I sometimes receive queries that represent real dilemmas for people who wish to protect bees - that includes me!
It's not always easy to respond to such emails, because some problems could become very serious for those affected. I judge each scenario on an individual basis.
One such query involved termite infestation of a home. Not all countries have termite colonies, but where they are present, some species can cause very, very serious damage to a the structure of a house (despite the fact that some species are actually benign or thought to be ecologically beneficial).
Just like honey bees, termites are fascinating creatures that live in colonies that function as a super-organism. However, if termites threatened your home, what would you do?
Here is the dilemma:
I love bees, but what if I had to look after my family and our home, what would I do about a termite colony that decided to take up residence with us?
What would you do? Think about it.
The products being considered were a neonicotinoid and very similar type of systemic insecticide. Both are toxic for bees.
In fact, I include information about one of those termite treatments on my website. However, the information is not intended to deter anyone from protecting their home.
It is only there to draw attention to the claims made by Bayer CropScience with regard to its capacity for killing a colony insect.
Yet, how to deal with termites and protect bees is a problem faced by many. I decided my suggestions were worth sharing with other readers, to provide a little clarity and guidance.
Firstly, if you have a termite infestation, I think it is vital that you protect your home.
There are reportedly some organic methods to be rid of termites, however, I have absolutely no idea whether or not they work. Some pest controllers offer such solutions, but it would be important to discuss the matter with them.
One suggested solution for termites is featured on this video below - please note, again, I have no experience of using it:
I have also been informed that extreme heat treatment can help to kill termites in the home. Some pest control specialists offer this treatment and state that the procedure can be completed within 8 hours depending on the building structure and weather conditions.
I think this should be the last resort, and suspect they do not kill the entire colony as quickly as some other methods in any case, because it takes time for the poison to be distributed around the colony - and colonies are huge.
If you do, for some reason, decide to go with this method, then please note that Termidor contains Fipronil, whilst Premise contains imidacloprid. Both are highly toxic for bees. For this reason, why not try the other methods first?
If you have tried the other methods and are experiencing repeated infestations, these chemicals may protect your home for longer, but note, that you are also using poison in and around your home, so in my book, it's a last resort as it's not something I would want for my family or around my pets.
Another toxic chemical, Sentricon, used via the baiting system, may be a better option - please see below.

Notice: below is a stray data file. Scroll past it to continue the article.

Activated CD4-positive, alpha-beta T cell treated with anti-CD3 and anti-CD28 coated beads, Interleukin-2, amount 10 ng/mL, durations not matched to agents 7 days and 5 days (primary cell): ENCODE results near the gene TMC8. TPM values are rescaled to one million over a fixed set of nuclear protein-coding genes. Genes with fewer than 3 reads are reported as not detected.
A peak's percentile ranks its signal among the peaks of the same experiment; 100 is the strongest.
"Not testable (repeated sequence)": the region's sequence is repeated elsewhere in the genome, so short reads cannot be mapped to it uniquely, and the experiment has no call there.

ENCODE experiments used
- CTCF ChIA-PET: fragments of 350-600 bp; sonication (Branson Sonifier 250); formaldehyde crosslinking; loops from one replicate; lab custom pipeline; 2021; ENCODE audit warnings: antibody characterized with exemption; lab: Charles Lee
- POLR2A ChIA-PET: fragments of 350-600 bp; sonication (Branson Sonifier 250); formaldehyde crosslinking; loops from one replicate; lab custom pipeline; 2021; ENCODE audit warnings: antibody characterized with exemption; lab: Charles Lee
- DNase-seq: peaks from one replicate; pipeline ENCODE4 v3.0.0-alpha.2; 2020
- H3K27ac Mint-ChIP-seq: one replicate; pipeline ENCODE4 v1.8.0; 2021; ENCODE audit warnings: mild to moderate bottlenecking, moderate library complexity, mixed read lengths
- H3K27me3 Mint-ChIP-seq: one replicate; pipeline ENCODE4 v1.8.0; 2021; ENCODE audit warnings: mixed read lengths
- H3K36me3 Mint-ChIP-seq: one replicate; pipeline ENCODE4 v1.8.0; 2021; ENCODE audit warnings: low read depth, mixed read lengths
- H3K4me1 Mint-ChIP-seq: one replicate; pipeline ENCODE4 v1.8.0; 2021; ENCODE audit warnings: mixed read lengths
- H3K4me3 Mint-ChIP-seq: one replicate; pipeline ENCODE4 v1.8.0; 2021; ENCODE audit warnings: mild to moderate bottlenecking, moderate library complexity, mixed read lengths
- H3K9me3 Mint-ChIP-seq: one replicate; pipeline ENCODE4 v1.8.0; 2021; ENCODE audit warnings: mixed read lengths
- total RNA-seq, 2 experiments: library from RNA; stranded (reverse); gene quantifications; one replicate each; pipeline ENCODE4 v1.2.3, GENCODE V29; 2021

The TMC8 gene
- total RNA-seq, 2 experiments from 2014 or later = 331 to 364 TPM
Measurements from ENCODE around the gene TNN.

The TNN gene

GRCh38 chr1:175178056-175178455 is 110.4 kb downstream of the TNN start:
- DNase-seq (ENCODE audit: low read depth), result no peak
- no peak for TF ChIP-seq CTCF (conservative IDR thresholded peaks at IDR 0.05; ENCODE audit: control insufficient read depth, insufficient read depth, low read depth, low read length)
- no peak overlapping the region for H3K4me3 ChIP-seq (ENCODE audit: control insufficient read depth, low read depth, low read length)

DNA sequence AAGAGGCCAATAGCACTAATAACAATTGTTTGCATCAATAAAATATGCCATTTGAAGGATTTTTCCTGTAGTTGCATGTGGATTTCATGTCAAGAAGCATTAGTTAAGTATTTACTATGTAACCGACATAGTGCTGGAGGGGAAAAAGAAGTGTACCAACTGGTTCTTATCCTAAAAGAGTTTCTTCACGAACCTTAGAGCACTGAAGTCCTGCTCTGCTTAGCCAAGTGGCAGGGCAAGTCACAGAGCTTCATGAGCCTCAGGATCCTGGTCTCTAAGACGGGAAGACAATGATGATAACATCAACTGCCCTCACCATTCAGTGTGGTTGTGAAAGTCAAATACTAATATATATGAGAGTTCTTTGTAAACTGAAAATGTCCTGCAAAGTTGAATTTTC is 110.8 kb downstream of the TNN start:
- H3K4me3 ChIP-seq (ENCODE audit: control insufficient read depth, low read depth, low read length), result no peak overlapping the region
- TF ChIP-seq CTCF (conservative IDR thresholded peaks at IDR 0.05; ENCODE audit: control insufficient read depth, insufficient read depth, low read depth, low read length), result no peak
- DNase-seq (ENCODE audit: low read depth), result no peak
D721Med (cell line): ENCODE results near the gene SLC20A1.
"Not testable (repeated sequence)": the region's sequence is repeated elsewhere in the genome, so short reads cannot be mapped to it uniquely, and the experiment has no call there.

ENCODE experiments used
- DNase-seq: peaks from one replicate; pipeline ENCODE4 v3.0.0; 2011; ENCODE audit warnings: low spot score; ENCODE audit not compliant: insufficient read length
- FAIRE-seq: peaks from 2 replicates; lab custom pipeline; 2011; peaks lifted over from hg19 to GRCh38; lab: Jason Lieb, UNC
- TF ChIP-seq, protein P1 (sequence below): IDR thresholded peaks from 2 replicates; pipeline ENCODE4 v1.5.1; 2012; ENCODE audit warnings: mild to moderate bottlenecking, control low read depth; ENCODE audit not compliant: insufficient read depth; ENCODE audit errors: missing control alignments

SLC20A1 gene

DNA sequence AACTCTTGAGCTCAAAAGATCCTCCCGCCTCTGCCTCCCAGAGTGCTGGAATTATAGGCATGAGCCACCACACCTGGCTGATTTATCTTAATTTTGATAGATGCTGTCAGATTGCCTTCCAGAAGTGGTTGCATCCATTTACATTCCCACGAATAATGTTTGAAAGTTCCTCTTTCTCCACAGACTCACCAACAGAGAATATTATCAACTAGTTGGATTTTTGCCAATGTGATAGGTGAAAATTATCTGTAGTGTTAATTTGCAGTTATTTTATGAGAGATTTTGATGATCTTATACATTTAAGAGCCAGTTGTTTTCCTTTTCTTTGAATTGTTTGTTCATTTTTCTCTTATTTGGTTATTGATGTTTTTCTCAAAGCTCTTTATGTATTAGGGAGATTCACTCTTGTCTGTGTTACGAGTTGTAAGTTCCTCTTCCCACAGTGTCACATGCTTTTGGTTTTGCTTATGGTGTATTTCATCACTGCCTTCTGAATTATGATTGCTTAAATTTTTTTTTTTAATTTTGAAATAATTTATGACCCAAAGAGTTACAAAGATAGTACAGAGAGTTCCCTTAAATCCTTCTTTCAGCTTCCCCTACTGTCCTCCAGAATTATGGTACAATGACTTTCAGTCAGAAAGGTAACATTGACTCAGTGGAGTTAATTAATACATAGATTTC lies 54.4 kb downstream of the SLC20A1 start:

These chemicals harm bees by creating a toxic plant.
Therefore if flowering plants are grown in the contaminated soil directly around the perimeter of a house, those plants may represent a danger to bees once they are in flower.
This is because the poison is taken up from the soil, into the plant, where it can contaminate nectar and pollen.
If you must use one of the chemicals you mention, you need to leave a border (of several feet) away from the treated zone, free of flowering plants - and preferably free of any plants.
This is because these chemicals are known to migrate into untreated areas.
Leaving a few feet of space around the perimeter of your home, free of plants, will help avoid risk of poisoning pollinators.
If you are keen to see plants around your home, grow them in pesticide free compost in hanging baskets and containers. You could also use plants that deter bees, or that are of no interest to bees, such as grasses, and the shrub Wormwood (Artemisia).
But to be very safe, I think the plant boxes are better, because it is also important to protect other beneficial or benign invertebrates that might inhabit or visit the grasses (harmless beetles, butterflies, moths).
Please note, in addition, these chemicals stay around in the soil and remain at toxic levels for several years - hence, this is why they are said to provide long lasting protection.
For example, Bayer Cropscience claim that their product can remain effective (i.e. toxic) for up to 5 years against a colony of termites, so this is worth taking into account. It suggests soil will remain contaminated with poison for that period of time, thus continuing to represent a danger to bees.
An insecticide bating system, called Sentricon, may (because of the delivery system) pose less threat to bees.
However, despite some claims, it is also an insecticide which contains hexaflumuron, which is toxic for bees and is moderately persistent to persistent in soil (the bait may be applied to cardboard, for example, but whilst the cardboard will decompose, the chemical itself may remain for some time).
However, the theory is that by using the baiting system, the termites pass the poison (which is slow acting) around the termite colony, inhibiting the colony development, thus ultimately killing it. Thus, unlike soil drenching/injecting systems, this form of treatment should not pose such a high risk to bees.
However, please conduct further research before proceeding with a treatment.
I realize for some people, my advice might be controversial, but I believe it is very important to be responsible.
I do not like pesticides - heaven knows I have campaigned on the issue intensively for some years. But hurting people's lives is also a big no-no for me.
COPYRIGHT 2010 - 2023: WWW.BUZZABOUTBEES.NET
ALL RIGHTS RESERVED.